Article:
Would you agree with your insurance carrier to allow them to use used, recycled, reconditioned and/or non-original equipment manufacturer parts to repair your brand new vehicle?
If you own a State Farm auto policy, that is EXACTLY what you agreed to! You have effectively waived (relinquished, renounced, abandoned, surrendered, ceded, signed away, rejected, abdicated, sacrificed and refused) your right to insist upon original manufacturers’ parts.
According to State Farm’s Car Policy Booklet Form 9806B ©2011 page 25:
Limits and Loss Settlement – Comprehensive Coverage and Collision Coverage
“…You agree with us (State Farm) that the repair estimate may include new, used, recycled and reconditioned parts. Any of these parts may be either original manufacturer parts or non-original manufacturer parts.
You also agree that replacement glass need not have any insignia, logo, trademark, etching, or other marking that was on the replaced glass”.
Not only that, but according to your State Farm Car Policy Booklet:
“(2) The cost to repair the covered vehicle does not include any reduction in the value of the covered vehicle after it has been repaired as compared to its value before it was damaged.”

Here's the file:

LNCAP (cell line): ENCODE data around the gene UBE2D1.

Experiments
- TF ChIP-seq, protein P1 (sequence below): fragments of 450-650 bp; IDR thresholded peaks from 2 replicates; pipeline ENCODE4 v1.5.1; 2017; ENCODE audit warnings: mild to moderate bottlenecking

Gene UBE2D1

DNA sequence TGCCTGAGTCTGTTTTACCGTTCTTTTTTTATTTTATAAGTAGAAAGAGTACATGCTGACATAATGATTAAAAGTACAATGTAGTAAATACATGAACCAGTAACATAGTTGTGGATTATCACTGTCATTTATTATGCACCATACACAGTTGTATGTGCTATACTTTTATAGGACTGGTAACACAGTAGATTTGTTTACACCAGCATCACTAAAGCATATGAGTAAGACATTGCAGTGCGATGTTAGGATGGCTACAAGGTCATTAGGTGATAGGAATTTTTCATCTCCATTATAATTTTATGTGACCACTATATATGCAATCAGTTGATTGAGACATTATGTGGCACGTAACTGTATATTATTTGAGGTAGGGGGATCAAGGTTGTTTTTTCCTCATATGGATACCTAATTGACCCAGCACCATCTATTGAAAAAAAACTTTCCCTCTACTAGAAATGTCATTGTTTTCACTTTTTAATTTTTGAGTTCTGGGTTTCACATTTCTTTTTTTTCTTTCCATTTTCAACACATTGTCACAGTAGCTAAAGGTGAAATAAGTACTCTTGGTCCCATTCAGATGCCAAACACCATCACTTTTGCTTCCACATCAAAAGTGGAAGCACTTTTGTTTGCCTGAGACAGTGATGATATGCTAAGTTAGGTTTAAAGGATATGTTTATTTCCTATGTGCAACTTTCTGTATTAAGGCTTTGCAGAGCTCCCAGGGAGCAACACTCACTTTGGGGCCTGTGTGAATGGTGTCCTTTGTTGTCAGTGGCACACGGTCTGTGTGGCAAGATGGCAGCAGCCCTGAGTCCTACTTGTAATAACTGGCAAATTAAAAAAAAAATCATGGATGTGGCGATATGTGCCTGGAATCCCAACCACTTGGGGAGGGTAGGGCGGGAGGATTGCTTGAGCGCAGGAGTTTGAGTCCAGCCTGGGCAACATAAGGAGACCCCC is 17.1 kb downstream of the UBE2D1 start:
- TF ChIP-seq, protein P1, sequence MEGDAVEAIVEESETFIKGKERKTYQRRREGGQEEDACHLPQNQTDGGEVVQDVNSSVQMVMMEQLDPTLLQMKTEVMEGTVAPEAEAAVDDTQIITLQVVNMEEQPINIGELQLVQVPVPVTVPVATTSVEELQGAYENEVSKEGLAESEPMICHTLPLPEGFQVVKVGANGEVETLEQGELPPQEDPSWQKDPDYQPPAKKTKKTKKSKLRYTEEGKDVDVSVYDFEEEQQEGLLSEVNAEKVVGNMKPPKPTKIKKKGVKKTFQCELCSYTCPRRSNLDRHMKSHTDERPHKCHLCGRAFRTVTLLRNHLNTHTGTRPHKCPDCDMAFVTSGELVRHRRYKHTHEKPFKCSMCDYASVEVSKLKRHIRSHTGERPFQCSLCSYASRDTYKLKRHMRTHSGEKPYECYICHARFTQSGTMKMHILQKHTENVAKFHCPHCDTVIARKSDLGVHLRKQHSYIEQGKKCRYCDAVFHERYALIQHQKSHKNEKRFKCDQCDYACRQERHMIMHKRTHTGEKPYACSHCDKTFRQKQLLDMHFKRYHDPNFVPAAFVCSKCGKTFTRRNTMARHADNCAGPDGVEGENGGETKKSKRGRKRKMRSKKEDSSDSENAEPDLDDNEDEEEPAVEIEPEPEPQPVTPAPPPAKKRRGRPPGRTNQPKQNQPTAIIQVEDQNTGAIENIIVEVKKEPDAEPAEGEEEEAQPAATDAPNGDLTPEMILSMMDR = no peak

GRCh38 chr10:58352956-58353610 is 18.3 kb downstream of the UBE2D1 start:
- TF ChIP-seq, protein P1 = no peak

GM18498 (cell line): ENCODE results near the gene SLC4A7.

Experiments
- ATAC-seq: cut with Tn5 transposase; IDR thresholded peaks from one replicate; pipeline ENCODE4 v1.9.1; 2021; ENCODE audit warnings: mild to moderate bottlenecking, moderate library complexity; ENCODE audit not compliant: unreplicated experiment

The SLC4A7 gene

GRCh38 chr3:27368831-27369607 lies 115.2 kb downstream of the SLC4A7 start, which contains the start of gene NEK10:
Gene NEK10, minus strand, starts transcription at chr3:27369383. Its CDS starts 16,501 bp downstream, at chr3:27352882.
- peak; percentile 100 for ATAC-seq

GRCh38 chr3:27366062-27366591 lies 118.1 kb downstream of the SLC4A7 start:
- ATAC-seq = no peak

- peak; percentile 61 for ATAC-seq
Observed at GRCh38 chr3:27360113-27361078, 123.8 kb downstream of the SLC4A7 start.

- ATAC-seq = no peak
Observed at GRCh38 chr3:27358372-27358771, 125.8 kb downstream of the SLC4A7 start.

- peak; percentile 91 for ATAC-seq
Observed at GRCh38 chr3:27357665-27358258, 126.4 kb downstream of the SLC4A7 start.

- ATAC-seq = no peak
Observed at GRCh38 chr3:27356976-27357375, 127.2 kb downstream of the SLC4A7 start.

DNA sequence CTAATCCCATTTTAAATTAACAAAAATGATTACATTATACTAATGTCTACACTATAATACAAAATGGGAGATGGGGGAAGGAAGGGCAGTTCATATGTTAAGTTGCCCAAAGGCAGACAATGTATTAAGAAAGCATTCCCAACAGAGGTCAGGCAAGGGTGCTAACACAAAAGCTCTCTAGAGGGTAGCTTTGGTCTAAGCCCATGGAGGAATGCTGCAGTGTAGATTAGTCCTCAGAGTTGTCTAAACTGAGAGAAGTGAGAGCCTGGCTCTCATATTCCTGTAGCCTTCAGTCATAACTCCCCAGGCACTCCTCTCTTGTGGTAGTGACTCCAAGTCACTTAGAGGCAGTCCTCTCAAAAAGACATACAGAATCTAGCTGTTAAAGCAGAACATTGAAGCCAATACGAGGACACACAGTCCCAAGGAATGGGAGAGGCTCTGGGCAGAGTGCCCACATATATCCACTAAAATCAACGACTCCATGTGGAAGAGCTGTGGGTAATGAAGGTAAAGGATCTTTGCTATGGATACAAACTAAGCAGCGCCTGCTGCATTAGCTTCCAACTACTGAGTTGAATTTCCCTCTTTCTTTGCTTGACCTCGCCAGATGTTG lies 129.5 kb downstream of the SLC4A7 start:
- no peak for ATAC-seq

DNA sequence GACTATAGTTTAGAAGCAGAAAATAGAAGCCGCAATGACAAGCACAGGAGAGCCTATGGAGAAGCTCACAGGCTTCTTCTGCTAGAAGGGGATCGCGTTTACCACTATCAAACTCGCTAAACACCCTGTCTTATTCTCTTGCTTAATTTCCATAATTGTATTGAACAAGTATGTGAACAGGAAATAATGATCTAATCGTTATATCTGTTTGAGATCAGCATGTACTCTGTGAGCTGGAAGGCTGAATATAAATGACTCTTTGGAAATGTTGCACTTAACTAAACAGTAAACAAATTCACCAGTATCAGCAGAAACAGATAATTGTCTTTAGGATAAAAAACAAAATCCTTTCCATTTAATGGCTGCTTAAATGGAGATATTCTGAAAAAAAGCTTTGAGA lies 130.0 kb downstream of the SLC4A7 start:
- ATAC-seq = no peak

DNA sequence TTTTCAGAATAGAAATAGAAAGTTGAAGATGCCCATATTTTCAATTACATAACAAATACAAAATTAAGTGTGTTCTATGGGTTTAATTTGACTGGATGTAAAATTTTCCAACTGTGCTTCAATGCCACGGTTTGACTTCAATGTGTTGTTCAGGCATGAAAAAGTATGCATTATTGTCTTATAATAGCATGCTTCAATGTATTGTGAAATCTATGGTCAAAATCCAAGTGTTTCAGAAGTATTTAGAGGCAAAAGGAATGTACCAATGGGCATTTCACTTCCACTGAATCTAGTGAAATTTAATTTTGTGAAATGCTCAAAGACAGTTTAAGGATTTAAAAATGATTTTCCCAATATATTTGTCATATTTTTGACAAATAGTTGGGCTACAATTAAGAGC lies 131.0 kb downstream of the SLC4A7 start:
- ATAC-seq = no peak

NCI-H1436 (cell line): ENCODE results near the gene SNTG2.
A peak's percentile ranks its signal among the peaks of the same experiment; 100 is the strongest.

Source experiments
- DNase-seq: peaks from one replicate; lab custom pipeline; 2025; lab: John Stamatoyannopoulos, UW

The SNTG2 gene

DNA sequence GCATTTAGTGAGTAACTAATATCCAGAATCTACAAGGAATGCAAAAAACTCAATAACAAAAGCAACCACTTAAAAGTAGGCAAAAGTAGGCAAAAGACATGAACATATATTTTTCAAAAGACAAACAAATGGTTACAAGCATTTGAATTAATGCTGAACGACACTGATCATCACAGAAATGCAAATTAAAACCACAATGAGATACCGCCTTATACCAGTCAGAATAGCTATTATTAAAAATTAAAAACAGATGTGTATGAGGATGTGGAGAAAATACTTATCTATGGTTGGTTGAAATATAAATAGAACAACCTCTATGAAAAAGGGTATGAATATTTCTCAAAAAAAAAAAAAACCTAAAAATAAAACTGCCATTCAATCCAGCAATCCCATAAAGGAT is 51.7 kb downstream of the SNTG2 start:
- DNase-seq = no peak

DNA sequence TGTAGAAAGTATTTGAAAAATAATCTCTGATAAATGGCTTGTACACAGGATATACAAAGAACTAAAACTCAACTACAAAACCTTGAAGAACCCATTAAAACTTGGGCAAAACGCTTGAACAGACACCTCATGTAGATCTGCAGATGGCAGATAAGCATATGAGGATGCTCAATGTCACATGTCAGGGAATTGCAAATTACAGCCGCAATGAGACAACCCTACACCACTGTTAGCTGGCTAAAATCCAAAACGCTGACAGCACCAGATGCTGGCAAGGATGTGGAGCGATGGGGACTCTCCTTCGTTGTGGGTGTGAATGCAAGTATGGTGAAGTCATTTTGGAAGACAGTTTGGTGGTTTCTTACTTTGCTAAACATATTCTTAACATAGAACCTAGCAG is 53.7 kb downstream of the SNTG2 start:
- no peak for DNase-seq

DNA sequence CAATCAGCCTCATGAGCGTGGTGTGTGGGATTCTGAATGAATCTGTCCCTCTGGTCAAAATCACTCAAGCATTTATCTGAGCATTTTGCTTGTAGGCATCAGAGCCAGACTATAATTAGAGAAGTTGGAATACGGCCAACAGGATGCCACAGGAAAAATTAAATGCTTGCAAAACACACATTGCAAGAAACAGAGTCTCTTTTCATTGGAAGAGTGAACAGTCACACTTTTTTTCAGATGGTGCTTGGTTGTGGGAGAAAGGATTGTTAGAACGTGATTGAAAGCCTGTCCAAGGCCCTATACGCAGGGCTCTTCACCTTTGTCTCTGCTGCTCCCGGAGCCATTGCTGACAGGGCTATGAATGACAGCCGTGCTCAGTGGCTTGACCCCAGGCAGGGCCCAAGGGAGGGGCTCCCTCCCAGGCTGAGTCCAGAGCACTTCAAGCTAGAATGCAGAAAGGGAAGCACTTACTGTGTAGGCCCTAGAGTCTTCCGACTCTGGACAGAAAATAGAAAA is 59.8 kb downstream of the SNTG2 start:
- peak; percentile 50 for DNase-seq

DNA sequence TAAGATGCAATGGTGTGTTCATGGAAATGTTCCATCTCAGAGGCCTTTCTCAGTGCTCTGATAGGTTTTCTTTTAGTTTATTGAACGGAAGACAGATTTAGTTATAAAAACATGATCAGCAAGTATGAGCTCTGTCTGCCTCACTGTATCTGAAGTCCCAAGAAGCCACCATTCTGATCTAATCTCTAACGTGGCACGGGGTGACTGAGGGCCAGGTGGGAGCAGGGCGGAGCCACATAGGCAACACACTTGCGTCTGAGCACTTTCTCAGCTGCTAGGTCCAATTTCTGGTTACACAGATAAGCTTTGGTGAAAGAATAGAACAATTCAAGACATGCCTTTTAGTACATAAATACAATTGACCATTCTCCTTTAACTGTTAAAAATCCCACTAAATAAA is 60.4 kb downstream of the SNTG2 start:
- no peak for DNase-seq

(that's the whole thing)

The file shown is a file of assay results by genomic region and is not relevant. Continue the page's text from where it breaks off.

In other words, you are NOT ENTITLED to any diminished value claim – even though your car has been damaged and repaired.
What Are The Right Questions To Ask Your Agent?
The unfortunate “right question” to ask – BEFORE YOU PAY for your policy is: “What are my rights if I don’t agree with the estimate produced by State Farm?” It’s unfortunate, because the answer – according to your Car Policy Booklet is: you don’t have any.
Other insurance companies allow their insured the right to dispute the repair via an IMPARTIAL appraisal process. Not State Farm. (see example of Amica’s policy for repair dispute)
By paying, you already agree to the policy.
And what if your vehicle is a “total loss”? Section b of the same booklet states that you and they (State Farm) must agree on the actual cash value of the covered vehicle.
“If there is disagreement as to the actual cash value of the covered vehicle, then the disagreement will be resolved by appraisal… using the following procedures:
(a) The owner and we (State Farm) will each select a competent appraiser.
(b) The two appraisers will select a third competent appraiser…”
Here’s what’s missing from State Farm’s policy: the word “IMPARTIAL” when it comes to appraisers. In other words, State Farm is entitled to simply bring in another State Farm (approved or loyal) appraiser.
In the end – State Farm has stacked the deck in their favor – at the expense of you (their insured) and your rights.
Like a good neighbor…? Not in our book.